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What's Wrong With the Jayhawks' Defense?

Yeah, this pretty much sums it up.
Yeah, this pretty much sums it up.

I know plenty of people here at RCT have disagreed with my criticisms of the defense the last couple of weeks, but I'd say at this point we can all agree there's something wrong here.  Last year, the Kansas defense had a pretty good effort against Georgia Tech.  That Tech team featured a talented senior QB, a running back who is now in the NFL, and a much more experienced offensive line than what we saw Saturday.  Yet we held them to 291 rushing yards and 25 points.

This, in combination with the poor showings the last two weeks, leaves me wanting an answer to the simple question: what's wrong with our defense?

I'll tell you up front, I can't answer the question.  We all have our opinions as to what the main problems are, but the truth is that none of us are inside the program.  None of us knows for sure how bad the players really are, or how bad the coaching decisions may be.  With that in mind, I will simply lay out the four main factors in our defense's ineptitude, and let the actual answer to my question be debated.

Factor #1: Player Development

One thing brought up in the OGT was that our defensive players haven't improved.  It's hard to argue with that.  Steven Johnson has become an above-average linebacker over the last two years, and Toben Opurum has become a solid pass rusher.  I personally believe Keba Agostinho looks like he's developing into a good defensive end.  Outside of that, it's hard to pinpoint any improvement.  Guys like Barfield, Brown, Richard Johnson, Dorsey, and Smith don't look one bit better than they ever did.  McDougald is not adjusting well to the safety position, and Terry may have regressed since those first few games last year (though in his defense, he sustained a major injury in that time).  Huldon Tharp doesn't seem to make plays the way he did as a freshman either (though like Terry, he missed a lot of time due to injury).  The individual parts of this defense have shown very little improvement, which has quite logically led to a lack of progress for the defense as a whole.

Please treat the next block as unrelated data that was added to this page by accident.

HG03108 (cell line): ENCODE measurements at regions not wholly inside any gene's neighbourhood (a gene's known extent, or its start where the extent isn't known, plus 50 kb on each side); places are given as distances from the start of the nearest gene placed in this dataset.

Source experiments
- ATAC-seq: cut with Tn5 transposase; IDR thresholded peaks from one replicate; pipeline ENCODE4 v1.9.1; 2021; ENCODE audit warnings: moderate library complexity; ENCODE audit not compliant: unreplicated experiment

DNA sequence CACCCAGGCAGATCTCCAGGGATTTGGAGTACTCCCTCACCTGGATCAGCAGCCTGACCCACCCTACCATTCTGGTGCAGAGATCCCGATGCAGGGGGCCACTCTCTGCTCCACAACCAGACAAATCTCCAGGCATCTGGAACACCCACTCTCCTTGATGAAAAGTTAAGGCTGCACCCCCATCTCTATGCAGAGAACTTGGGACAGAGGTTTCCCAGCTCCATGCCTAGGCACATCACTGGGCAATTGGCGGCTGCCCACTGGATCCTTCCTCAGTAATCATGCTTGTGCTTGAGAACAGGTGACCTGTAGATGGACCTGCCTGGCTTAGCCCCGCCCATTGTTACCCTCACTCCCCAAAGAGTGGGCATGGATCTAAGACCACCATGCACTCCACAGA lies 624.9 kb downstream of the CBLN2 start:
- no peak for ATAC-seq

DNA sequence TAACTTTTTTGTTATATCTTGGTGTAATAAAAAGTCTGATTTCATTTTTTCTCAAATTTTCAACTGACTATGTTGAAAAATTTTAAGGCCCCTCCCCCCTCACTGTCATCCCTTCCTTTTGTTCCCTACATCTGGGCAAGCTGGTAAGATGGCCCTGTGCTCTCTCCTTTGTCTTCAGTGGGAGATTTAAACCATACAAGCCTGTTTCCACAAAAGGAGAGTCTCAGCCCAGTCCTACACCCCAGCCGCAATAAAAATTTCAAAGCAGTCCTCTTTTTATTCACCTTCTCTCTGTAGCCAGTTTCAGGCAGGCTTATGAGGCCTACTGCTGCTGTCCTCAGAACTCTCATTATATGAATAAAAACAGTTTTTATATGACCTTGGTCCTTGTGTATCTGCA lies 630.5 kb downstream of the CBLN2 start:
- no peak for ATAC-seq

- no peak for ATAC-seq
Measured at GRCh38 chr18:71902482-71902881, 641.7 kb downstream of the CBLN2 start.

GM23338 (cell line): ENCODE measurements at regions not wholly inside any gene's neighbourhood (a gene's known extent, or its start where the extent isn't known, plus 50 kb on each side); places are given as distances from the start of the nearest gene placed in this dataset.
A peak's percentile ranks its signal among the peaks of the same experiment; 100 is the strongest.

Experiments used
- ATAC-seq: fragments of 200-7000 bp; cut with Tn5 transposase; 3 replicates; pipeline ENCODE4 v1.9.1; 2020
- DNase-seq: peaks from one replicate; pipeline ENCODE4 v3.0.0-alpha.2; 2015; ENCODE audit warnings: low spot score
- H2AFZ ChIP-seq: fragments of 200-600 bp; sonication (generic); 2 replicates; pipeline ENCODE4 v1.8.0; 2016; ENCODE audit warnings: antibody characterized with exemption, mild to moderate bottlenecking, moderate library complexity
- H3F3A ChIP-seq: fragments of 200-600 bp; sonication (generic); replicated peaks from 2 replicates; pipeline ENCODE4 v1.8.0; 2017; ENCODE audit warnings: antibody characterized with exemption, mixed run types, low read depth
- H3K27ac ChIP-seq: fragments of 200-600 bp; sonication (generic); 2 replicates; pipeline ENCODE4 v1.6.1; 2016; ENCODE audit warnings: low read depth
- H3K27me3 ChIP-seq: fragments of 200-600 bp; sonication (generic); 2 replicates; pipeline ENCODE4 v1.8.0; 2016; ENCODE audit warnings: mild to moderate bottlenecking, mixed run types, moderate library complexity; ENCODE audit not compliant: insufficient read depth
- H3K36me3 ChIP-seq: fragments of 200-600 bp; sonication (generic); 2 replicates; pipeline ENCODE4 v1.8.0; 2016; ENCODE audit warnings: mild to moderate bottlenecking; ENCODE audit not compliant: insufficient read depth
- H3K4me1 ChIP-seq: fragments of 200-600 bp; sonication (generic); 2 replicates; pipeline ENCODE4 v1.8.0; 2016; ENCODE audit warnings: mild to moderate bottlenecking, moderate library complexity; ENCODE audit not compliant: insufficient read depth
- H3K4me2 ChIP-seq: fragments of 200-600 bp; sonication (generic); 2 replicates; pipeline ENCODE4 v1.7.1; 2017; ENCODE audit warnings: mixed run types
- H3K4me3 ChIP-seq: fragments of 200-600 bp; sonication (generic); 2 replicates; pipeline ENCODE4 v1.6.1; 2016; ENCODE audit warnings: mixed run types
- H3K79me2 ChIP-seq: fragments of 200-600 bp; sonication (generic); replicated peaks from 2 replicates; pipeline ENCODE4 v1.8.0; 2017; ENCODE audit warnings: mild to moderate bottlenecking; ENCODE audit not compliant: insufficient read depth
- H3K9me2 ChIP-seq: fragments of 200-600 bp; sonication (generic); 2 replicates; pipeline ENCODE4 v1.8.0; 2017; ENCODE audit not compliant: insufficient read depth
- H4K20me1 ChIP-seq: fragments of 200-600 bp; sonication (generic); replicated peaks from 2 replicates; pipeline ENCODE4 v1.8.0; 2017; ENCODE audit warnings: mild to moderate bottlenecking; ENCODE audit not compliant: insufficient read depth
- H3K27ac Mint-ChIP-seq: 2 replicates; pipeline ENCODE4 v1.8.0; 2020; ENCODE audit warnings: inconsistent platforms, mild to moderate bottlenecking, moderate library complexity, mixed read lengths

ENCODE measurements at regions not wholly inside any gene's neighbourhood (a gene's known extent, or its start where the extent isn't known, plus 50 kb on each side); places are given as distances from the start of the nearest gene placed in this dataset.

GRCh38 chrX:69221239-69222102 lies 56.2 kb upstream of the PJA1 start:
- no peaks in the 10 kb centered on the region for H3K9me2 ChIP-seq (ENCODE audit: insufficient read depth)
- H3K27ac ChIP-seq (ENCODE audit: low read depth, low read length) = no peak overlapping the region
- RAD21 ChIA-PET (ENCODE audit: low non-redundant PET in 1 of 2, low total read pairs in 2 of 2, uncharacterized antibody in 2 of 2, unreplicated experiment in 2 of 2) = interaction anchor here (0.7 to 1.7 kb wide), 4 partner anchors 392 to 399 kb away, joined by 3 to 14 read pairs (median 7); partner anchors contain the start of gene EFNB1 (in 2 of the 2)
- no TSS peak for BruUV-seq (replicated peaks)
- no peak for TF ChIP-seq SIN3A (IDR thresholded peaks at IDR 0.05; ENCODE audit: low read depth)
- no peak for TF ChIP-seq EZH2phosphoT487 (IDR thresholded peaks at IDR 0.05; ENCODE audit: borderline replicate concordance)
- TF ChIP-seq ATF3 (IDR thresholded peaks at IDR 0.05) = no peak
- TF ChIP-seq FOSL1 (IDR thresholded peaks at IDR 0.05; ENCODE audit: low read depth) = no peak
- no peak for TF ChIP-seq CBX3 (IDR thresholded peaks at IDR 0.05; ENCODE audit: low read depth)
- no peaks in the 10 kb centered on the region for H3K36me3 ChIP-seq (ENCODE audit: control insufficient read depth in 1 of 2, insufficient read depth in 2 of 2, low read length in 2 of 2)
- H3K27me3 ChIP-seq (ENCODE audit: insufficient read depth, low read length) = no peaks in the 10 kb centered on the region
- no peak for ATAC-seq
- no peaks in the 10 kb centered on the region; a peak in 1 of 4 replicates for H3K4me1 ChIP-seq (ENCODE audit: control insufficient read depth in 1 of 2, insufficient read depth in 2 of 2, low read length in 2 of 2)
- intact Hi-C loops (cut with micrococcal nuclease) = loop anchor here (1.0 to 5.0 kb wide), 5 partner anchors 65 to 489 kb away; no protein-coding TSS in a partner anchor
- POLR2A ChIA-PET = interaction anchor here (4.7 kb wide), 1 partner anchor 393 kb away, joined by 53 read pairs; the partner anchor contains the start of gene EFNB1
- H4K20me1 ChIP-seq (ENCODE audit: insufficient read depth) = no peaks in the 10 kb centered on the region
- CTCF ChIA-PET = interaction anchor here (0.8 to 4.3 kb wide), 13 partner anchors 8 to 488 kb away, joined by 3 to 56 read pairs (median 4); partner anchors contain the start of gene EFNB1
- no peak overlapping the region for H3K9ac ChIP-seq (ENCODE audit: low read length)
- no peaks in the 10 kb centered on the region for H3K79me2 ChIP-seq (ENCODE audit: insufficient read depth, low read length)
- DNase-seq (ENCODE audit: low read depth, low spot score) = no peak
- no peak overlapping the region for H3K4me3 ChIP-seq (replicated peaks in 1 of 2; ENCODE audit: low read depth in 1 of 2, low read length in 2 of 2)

Factor #2: Injuries

There's no disputing that injuries have played a part in the defense's demise.  John Williams was the only player even close to being able to play a solid NT, and he's out for the year.  Tunde Bakare is our most athletic linebacker and he sat out today.  Pat Dorsey is, if nothing else, an experienced, heady d-lineman, and we won't have him back for a few more weeks.  It's also worth noting again that Keeston Terry and Huldon Tharp are both a year or less removed from serious knee injuries, so it's possible that they are both functioning at less than 100% right now.

No team in the country can lose both their top DTs and continue playing at the same level.  With KU's defense being bad to begin with, the injuries to Williams and Dorsey alone may have been enough to take the d-line from bad to unsustainable.

Factor #3: Talent